The class of 2020 is no stranger to a global crisis, born in the aftermath of the 9/11 attacks, they are now facing the most important year of their academic lives in a global pandemic. More than 180,000 students are set to sit their final exams in 2020, including 68,000 in NSW. Despite the disruptions and loss of up to 8 weeks of face-face time with teachers in classrooms the NSW education department has declared HSC examinations will go ahead as planned in October. Earlier this month, NESA, the NSW Educational Standard Authority ruled out the possibility of virtual testing and announced that the HSC exam dates would be pushed back only five days.
In early April, NSW premier Gladys Berejiklian declared that state schools would follow a staggered return starting one day a week and progress over the term. Private school counterparts were able to dictate their own procedure many choosing to go back full time in Mid-May. Meaning that state school students would have only 12 days of face to face teaching in term two, whereas private schools would have 40. In light of the declining transmission rate, the premier brought the date forward last week for all sectors, allowing for a full return to classrooms.
Understandably they are panicked, they have been robbed from the many milestones and celebrations experienced by those before them and face a very scary unknown in the face of constantly changing contradicting messages. Australian parents have been flooded with conflicting and changing information in relation to their child’s education left feeling confused, anxious and angry.
Many are urging for NSW to follow other countries whose education system have cancelled their year 12 exams. Notably the international Baccalaureate offered globally and as an alternative to the High School Diploma in many schools across NSW has decided to cancel its exams and give students an estimated prediction grade based on previous results during the school year.
James Lollback a year 12 student from Sydney’s lower North shore says: “School time is important, it’s really hard to be productive at home, we’ve lost the opportunity to do well in our exams after so much time out of school.”
Adding that he would “prefer the exams to be postponed, to allow for an equal opportunity, to be given one last chance to improve our grades”.
“I just hope that universities are understanding about the situation and how it’s affected the scores” he said.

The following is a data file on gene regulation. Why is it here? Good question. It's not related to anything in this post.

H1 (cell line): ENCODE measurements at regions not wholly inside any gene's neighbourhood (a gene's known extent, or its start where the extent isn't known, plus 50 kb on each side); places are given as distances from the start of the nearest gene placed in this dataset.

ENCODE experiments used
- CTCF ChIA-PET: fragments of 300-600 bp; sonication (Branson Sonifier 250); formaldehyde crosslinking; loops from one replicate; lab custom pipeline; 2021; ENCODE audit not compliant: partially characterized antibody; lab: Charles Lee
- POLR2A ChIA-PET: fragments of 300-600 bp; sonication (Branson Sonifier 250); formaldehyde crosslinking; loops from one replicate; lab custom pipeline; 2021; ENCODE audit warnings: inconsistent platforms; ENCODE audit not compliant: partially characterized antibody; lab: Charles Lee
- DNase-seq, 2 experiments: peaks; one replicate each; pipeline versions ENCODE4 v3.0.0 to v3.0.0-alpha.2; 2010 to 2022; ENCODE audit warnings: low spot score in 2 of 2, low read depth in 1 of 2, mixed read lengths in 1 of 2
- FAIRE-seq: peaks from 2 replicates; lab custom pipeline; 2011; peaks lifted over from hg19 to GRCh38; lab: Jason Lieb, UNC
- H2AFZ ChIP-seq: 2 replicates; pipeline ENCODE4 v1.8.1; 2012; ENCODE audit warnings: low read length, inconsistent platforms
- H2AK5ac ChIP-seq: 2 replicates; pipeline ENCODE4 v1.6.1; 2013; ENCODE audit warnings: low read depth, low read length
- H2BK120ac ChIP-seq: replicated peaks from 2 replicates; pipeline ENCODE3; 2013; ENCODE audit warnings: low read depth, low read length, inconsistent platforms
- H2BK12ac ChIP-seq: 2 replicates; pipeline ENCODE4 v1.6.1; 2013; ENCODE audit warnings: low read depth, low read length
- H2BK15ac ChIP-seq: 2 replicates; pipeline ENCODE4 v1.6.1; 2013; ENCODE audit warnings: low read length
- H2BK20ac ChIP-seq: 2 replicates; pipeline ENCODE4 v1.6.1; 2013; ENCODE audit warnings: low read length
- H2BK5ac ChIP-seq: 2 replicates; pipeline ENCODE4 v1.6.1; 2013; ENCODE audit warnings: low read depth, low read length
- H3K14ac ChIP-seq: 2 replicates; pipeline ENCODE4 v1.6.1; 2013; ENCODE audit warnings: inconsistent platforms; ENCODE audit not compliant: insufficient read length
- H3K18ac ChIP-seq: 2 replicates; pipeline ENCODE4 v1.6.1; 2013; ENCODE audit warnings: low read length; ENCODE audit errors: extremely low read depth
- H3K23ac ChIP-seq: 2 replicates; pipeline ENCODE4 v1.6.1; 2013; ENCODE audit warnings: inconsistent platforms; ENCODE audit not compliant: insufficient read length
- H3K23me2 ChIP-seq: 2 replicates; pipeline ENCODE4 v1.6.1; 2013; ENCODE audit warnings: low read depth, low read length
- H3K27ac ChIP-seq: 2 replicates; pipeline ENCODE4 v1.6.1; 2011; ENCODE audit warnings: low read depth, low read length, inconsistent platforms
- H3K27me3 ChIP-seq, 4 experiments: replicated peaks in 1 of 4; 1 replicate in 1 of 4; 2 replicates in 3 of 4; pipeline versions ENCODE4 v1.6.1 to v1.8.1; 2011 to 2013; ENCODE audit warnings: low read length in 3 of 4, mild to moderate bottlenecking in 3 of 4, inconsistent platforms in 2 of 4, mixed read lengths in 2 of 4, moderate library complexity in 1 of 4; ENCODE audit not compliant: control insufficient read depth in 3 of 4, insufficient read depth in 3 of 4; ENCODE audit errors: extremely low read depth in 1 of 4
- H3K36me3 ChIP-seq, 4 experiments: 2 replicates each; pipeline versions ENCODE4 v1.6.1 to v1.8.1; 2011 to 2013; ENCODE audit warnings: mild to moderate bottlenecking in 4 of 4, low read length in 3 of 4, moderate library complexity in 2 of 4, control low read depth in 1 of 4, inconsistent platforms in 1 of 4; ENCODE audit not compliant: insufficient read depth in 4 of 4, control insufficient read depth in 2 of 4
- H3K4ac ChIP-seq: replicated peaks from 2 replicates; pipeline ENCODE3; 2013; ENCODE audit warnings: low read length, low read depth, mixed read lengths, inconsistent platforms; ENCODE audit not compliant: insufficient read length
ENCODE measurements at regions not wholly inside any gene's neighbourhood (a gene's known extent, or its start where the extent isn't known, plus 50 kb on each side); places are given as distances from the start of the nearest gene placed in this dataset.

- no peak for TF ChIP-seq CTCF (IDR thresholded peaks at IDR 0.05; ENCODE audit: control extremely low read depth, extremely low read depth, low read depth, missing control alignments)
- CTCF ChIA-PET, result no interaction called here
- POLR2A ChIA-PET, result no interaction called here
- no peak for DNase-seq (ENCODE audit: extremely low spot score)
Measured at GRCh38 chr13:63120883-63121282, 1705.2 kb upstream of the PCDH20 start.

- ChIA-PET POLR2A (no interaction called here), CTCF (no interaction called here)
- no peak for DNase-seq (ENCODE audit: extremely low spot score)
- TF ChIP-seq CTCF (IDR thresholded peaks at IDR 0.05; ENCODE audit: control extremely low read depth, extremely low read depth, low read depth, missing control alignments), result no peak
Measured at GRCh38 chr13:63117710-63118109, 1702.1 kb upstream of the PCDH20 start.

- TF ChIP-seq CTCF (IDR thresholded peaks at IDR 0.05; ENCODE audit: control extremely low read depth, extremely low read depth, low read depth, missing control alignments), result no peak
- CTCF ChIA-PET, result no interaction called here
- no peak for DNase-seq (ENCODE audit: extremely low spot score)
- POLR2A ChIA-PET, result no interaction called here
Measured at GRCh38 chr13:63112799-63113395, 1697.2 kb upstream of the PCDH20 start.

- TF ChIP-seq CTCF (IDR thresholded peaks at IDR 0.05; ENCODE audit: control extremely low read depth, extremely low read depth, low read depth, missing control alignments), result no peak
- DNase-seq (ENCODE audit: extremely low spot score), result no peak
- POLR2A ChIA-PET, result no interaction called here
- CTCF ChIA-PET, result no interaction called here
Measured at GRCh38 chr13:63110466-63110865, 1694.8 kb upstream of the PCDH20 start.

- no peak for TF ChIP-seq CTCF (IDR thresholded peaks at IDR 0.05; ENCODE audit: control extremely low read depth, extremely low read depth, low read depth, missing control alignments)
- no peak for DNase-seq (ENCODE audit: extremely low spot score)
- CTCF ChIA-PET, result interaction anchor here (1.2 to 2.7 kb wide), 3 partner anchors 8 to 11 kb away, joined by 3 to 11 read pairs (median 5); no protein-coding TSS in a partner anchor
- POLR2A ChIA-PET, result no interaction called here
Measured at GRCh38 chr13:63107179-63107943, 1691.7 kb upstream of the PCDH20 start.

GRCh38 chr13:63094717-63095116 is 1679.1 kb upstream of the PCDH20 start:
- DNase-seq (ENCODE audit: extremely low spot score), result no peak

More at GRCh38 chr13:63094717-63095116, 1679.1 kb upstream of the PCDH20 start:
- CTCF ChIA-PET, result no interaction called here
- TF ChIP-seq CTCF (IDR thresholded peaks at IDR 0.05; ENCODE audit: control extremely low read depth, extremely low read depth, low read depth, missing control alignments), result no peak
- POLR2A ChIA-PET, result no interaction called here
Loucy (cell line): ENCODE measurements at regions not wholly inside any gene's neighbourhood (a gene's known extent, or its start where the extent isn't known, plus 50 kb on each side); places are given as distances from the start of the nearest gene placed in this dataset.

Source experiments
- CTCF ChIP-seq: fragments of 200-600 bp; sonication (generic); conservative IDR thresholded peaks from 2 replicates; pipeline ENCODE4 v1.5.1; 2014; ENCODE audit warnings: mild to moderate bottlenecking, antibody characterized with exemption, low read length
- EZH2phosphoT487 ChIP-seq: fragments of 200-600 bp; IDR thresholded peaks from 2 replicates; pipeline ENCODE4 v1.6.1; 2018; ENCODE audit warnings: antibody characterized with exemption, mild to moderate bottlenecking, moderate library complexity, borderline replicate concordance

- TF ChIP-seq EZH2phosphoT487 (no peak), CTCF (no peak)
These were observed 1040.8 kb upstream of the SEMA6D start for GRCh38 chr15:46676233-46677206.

A study conducted by the University of Tasmania titled ‘Learning at home during COVID-19:Effects’ on vulnerable young Australians, found that 46% of Australian children are at risk of adverse effects on their education, nutrition, social and emotional wellbeing by being disconnected from school.
headspace, is an Australian non-for profit organisation that provides mental health services to young Australians. Amy Burton, the Clinical Team Lead at headspace Camperdown, when asked about year students in year 12 that use headspace services said,
“right now we are seeing a higher percentage of young people seeking support for more severe concerns than usual”.
Burton went on to state that the main stressors amongst year 12 students at the moment appear to be conflict at home, not being able to focus on schoolwork at home and fears of falling behind.
“It would be fair to say that consideration needs to be given to the impact of inequality on examination results this year as students with access to better technology and resources will have had a very different educational experience compared to those without these resources at home and those with additional stressors in the home environment which has impacted their ability to learn”, she said.
Grant Anderson (not his real name) a high school teacher of a Public High School in Sydney’s inner west, speaking on condition of anonymity argued it is important for the HSC exams to remain.
“A lot of teachers think state schools will be disadvantaged if the HSC goes ahead”, he Said.
“My personal belief our kids are pretty resilient. I don’t want them to be disadvantaged but by the same token, they want to be amongst it, they are working pretty hard and they just want to be told if it’s on or not”.
Adding “if it is on, they’ll lump it and get stuck into it”.
While schools across NSW have resumed full-time face-to-face teaching last week, it is by no means smooth sailing. Multiple schools have been forced to close in the last few days after being notified of school students and staff testing positive for coronavirus. St Ignatius College Riverview, Epping Boys, Waverly College, Normanhurst West Public school, St Marys and Moriah College; amongst few schools in NSW to have had recent cases of Covid-19 on campus. In the last week, all have shut their doors temporarily after having students and staff members test positive for Covid-19.
On its Facebook page, St Ignatius College Riverview said the closure was not expected to last more than 48 hours.
“The virtual timetable will commence from tomorrow as the campus is cleaned” the post stated.
Adding that: “The safety and wellbeing of staff and students is our key priority at all times; as such we will continue to work closely with NSW Health to ensure that all necessary health advice is adhered to”.
The premier has previously warned the public that cases of Covid-19 are expected to pop up in schools after reopening prompting the temporary closure of individual schools for cleaning and contact tracing.Despite disruptions to teaching schedules, students are expected to be in attendance at school as per normal procedure unless they are unwell.
At the time of publication, there are 7079 confirmed cases of Covid-19 in Australia, 3089 in NSW. Australia’s total death toll stands at 100.
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